When Ben Westgarth graduated from the University of Canberra with his media degree,
everyone expected him to move to Sydney or Melbourne and start to establish himself in the
"I felt odd about it. Everyone assumed Iíd go," says Westgarth. "It
made me question why I wanted to do films. I didnít see a reason why I had to go to
Sydney or Melbourne."
"Itís your day to day life you draw inspiration
So this Canberra boy decided to stay put. It hasnít harmed his film-making ó
indeed he maintains it has enhanced it. "Most of my experiences are based in
Canberra. Itís your day to day life you draw inspiration from," he says, shortly
after the world premiere of his film, Mark and Robboís South Coast Ferret Adventure
Tours, at the Centre Cinema in Canberra.
Itís a simple and amusing tale of two brothers who get a government grant to set
up a tourism business on the coast. Six months later, they have frittered away the money
and have nothing to show for it ó then they realise they have to convince a
government auditor that the business is legitimate. Itís only through some truly
dodgy dealings all round, including a ridiculous attempt to stage a fake tour, that Mark
and Robbo manage to stay out of jail.
Itís not a major film, by any stretch, but the determination and effort which
Westgarth and his crew put into it is admirable and will hopefully lead to more work.
Westgarth came up with the movie concept in 1996, but the final script, co-written with
Gina Cotton, didnít take shape for some time.
"We stewed on that idea for a couple of years before we did anything about
it," says Westgarth. "We wanted to make sure we had a good script."
Westgarth, who also directed the movie, was impressed that there were enough
experienced and dedicated people in Canberra to help him make the movie.
"It pulled everyone together"
"It only took a fortnight to get the entire crew together. Before the film, I
didnít really know a lot of them."
Four months of pre-production allowed Westgarth and the team to organise the shoot down
to the finest detail. "We knew we didnít have much money and we knew we were
working with peopleís spare time."
At the same time, he made sure everyone involved knew what was going on.
ĎWe really wanted to keep people informed. And it pulled everyone together. The
crew appreciated the organisation and it kept up morale," he claims.
The film was shot on a digital camera and post-production took place at the University
of Canberra, with the support of Lecturer in Media, Michael Sergi.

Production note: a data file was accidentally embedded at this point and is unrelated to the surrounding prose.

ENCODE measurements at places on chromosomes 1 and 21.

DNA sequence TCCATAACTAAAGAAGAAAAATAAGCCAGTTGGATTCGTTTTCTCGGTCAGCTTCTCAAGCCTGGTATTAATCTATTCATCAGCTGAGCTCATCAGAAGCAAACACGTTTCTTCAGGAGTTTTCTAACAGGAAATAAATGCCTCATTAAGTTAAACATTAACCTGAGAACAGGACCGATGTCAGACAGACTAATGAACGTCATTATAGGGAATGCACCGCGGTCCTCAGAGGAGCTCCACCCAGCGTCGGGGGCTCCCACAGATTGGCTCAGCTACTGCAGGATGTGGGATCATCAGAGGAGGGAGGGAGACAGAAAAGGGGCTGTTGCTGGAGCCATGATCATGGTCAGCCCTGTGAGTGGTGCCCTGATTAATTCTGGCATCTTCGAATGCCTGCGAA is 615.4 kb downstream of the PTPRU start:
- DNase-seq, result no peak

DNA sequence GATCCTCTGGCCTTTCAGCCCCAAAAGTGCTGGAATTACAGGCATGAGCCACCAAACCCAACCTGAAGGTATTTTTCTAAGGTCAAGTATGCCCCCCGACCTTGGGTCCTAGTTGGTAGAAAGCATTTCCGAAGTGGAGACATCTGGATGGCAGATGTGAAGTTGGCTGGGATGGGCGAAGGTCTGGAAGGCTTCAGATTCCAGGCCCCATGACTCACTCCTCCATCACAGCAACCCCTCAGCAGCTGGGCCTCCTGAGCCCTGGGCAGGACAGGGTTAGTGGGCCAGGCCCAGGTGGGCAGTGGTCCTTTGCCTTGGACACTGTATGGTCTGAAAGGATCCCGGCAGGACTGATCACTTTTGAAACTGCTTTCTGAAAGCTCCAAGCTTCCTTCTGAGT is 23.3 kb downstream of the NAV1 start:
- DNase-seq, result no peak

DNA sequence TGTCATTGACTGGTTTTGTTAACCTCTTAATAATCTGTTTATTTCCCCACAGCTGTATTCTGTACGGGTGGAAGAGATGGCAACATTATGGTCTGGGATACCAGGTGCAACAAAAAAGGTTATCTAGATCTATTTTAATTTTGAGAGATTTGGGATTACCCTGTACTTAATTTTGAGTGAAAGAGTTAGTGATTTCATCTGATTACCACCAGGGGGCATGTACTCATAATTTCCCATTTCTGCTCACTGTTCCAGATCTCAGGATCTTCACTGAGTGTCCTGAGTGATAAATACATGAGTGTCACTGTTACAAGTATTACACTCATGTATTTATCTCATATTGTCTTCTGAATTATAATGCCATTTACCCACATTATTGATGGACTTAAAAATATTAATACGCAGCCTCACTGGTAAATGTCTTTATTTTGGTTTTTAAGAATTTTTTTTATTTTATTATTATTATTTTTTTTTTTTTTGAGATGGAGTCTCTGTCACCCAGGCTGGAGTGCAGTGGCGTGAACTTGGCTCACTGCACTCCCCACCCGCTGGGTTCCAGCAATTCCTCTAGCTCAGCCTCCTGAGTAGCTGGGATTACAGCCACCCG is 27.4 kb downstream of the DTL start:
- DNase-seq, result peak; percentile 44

All up, the total cost, including promotion and post-production, was less than $6,000.
"self-financing a movie can still be a real cost."
While the budget is barely a slip-of-the-pen on a Hollywood blockbusterís petty
cash docket, Ben points out that self-financing a movie can still be a real cost.
ĎItís a lot to personally put into something when you know youíre not
going to get it back," he said.
But what the movie definitely does prove is that movies can be made in Canberra.
"The cameras still work in Canberra," quips Westgarth.
"We need to see more films made and inspired by people in Canberra," he says.
While the Canberra film-making community is dedicated and experienced, more work needs
to be done.
"At the moment thereís no real structure ó Canberra needs to develop a
network," he says. At the same time, he admits he likes the relatively low-key
approach, and not having to contend with huge egos. "I would like to see Canberra
keep away from that pretentious side of film making."
The Managing Director of Ronin Films, Andrew Pike, is one of those who threw their
support behind the film. Pike, who helped to get the film screened at Roninís Centre
Cinema, says Westgarth and his team are an example to other independent film makers.
"They showed all the spirit of true mavericks" Andrew
Pike, Ronin Films
"I think they showed all the spirit of true mavericks in the film
industryóand we need all we can get of people who are willing to just get out there
and do it," says Pike (himself a bit of a maverick).
Indeed, the reaction to Mark and Robbo may assist other local film makers.
"I donít know of too many people like Ben and his team at the moment but the
response to Mark and Robbo has inspired us to see if we can find more local film makers so
that we can show their work," says Pike.
While small budgets restrict production standards, Pike says there is no reason why
Canberra couldnít continue to produce films.
"One of the heroes of the French new wave, Jean-Luc Godard, once said that if you
have $300, then make a $300 film," he says. "Of course good films can be made in
Canberra, just as they can be made anywhere else. All you need are ideas and commitment
and the guts to just do it."
Ben Westgarth has both of these qualities.
The other characteristic he has is the ability to keep both feet planted firmly on the
ground. "Thereís nothing special about making films. Youíre not saving the
world," he says frankly.